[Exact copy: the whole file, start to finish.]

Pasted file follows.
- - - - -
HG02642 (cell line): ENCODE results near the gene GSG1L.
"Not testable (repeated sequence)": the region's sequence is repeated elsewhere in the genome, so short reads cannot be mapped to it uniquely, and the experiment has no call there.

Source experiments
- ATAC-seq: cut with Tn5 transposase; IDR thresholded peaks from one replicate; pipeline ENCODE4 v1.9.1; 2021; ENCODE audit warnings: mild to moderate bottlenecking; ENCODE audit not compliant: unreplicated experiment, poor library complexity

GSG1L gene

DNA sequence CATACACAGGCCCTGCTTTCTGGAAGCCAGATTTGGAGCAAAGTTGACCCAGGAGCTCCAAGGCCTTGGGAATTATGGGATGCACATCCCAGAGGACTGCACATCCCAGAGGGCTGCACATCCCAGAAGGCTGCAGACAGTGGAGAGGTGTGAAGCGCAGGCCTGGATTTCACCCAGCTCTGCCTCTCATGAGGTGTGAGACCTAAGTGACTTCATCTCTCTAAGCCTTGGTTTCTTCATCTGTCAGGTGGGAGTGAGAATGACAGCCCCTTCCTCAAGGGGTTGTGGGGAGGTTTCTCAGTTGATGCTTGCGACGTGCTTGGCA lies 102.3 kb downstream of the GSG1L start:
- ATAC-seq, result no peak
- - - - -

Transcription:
HG02642 (cell line): ENCODE results near the gene GSG1L.
"Not testable (repeated sequence)": the region's sequence is repeated elsewhere in the genome, so short reads cannot be mapped to it uniquely, and the experiment has no call there.

Source experiments
- ATAC-seq: cut with Tn5 transposase; IDR thresholded peaks from one replicate; pipeline ENCODE4 v1.9.1; 2021; ENCODE audit warnings: mild to moderate bottlenecking; ENCODE audit not compliant: unreplicated experiment, poor library complexity

GSG1L gene

DNA sequence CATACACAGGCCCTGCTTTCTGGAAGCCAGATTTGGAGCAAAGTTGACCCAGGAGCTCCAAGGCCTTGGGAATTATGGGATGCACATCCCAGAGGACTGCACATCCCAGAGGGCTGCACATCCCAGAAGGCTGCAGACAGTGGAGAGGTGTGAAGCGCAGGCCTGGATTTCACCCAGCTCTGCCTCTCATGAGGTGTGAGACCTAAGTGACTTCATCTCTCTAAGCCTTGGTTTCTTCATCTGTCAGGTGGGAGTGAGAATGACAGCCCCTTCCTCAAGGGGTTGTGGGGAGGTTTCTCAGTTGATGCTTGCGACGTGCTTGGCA lies 102.3 kb downstream of the GSG1L start:
- ATAC-seq, result no peak